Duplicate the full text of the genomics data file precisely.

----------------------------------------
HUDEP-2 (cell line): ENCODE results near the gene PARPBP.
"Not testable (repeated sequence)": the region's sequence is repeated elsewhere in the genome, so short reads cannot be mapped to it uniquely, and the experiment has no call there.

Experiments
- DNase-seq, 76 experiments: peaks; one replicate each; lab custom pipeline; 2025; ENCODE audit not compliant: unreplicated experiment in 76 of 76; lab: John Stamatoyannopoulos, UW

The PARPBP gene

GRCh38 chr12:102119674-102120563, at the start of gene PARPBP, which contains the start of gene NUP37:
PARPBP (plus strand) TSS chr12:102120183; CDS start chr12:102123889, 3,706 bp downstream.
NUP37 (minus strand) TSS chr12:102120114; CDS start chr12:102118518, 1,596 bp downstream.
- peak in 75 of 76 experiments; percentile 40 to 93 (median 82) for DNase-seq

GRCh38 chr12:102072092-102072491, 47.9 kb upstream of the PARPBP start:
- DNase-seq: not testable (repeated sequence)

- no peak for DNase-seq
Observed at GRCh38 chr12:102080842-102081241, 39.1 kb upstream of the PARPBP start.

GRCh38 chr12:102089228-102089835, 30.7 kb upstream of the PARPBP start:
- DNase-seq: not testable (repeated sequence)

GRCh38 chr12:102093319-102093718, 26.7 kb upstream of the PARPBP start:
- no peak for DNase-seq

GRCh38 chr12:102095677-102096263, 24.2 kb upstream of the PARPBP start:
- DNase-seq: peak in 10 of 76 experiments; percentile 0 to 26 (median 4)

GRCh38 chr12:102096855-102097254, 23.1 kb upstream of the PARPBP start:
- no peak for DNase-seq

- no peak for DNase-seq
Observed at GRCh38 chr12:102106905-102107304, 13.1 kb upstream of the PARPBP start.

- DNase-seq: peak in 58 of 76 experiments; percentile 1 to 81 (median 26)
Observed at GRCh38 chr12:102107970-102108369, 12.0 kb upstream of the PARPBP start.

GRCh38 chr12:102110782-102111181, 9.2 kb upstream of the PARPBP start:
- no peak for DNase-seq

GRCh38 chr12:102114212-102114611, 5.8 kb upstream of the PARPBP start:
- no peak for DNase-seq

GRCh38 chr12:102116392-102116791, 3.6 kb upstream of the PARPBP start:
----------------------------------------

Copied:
HUDEP-2 (cell line): ENCODE results near the gene PARPBP.
"Not testable (repeated sequence)": the region's sequence is repeated elsewhere in the genome, so short reads cannot be mapped to it uniquely, and the experiment has no call there.

Experiments
- DNase-seq, 76 experiments: peaks; one replicate each; lab custom pipeline; 2025; ENCODE audit not compliant: unreplicated experiment in 76 of 76; lab: John Stamatoyannopoulos, UW

The PARPBP gene

GRCh38 chr12:102119674-102120563, at the start of gene PARPBP, which contains the start of gene NUP37:
PARPBP (plus strand) TSS chr12:102120183; CDS start chr12:102123889, 3,706 bp downstream.
NUP37 (minus strand) TSS chr12:102120114; CDS start chr12:102118518, 1,596 bp downstream.
- peak in 75 of 76 experiments; percentile 40 to 93 (median 82) for DNase-seq

GRCh38 chr12:102072092-102072491, 47.9 kb upstream of the PARPBP start:
- DNase-seq: not testable (repeated sequence)

- no peak for DNase-seq
Observed at GRCh38 chr12:102080842-102081241, 39.1 kb upstream of the PARPBP start.

GRCh38 chr12:102089228-102089835, 30.7 kb upstream of the PARPBP start:
- DNase-seq: not testable (repeated sequence)

GRCh38 chr12:102093319-102093718, 26.7 kb upstream of the PARPBP start:
- no peak for DNase-seq

GRCh38 chr12:102095677-102096263, 24.2 kb upstream of the PARPBP start:
- DNase-seq: peak in 10 of 76 experiments; percentile 0 to 26 (median 4)

GRCh38 chr12:102096855-102097254, 23.1 kb upstream of the PARPBP start:
- no peak for DNase-seq

- no peak for DNase-seq
Observed at GRCh38 chr12:102106905-102107304, 13.1 kb upstream of the PARPBP start.

- DNase-seq: peak in 58 of 76 experiments; percentile 1 to 81 (median 26)
Observed at GRCh38 chr12:102107970-102108369, 12.0 kb upstream of the PARPBP start.

GRCh38 chr12:102110782-102111181, 9.2 kb upstream of the PARPBP start:
- no peak for DNase-seq

GRCh38 chr12:102114212-102114611, 5.8 kb upstream of the PARPBP start:
- no peak for DNase-seq

GRCh38 chr12:102116392-102116791, 3.6 kb upstream of the PARPBP start: